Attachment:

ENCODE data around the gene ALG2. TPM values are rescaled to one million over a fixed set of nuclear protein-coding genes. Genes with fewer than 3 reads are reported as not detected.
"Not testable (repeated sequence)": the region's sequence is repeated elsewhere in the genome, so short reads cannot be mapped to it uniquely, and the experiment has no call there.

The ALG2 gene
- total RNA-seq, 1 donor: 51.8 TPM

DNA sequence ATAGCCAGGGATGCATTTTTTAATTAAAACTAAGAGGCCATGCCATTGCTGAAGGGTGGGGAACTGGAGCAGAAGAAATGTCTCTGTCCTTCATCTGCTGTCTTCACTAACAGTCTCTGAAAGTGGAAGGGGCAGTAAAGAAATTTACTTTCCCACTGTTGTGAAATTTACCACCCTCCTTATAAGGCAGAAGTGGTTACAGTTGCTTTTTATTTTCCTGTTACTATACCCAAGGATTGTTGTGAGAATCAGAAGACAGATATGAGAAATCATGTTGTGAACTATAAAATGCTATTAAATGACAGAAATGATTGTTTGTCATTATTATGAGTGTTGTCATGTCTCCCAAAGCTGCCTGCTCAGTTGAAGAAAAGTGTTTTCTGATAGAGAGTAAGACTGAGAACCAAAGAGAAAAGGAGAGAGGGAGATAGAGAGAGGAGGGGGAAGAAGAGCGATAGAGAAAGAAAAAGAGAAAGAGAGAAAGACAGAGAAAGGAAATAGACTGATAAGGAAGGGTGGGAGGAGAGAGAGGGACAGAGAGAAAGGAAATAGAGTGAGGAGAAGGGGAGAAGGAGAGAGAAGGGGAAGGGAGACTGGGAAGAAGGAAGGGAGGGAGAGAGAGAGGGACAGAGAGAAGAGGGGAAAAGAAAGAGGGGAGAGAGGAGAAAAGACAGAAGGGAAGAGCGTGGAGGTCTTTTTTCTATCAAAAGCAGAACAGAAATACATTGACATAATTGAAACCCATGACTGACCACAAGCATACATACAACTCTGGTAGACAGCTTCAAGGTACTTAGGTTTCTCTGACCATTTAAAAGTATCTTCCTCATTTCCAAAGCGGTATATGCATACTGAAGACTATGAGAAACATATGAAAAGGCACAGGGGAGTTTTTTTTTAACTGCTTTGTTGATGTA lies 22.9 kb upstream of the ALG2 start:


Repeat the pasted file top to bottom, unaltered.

ENCODE data around the gene ALG2. TPM values are rescaled to one million over a fixed set of nuclear protein-coding genes. Genes with fewer than 3 reads are reported as not detected.
"Not testable (repeated sequence)": the region's sequence is repeated elsewhere in the genome, so short reads cannot be mapped to it uniquely, and the experiment has no call there.

The ALG2 gene
- total RNA-seq, 1 donor: 51.8 TPM

DNA sequence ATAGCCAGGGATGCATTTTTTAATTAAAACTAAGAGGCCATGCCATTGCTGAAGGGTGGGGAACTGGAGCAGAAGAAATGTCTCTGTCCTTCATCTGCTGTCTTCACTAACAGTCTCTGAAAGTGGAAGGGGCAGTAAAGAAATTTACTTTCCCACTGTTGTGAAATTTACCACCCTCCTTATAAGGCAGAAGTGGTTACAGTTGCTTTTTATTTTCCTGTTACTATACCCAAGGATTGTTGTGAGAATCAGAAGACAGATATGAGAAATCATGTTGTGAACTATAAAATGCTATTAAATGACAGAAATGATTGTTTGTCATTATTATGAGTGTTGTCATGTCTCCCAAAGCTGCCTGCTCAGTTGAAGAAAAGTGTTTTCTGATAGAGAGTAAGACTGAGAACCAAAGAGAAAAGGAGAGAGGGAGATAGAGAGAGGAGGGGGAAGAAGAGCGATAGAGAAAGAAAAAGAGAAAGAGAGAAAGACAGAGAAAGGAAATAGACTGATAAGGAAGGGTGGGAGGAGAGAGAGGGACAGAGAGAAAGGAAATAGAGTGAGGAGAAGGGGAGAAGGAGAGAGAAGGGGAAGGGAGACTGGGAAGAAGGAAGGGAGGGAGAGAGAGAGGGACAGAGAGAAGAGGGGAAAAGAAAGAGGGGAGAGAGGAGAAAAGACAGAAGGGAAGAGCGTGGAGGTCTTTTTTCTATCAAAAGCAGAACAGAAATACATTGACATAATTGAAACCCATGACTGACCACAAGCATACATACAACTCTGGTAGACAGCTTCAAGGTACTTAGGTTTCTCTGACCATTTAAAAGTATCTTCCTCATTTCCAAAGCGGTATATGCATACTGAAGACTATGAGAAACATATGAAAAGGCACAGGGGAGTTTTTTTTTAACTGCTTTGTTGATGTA lies 22.9 kb upstream of the ALG2 start: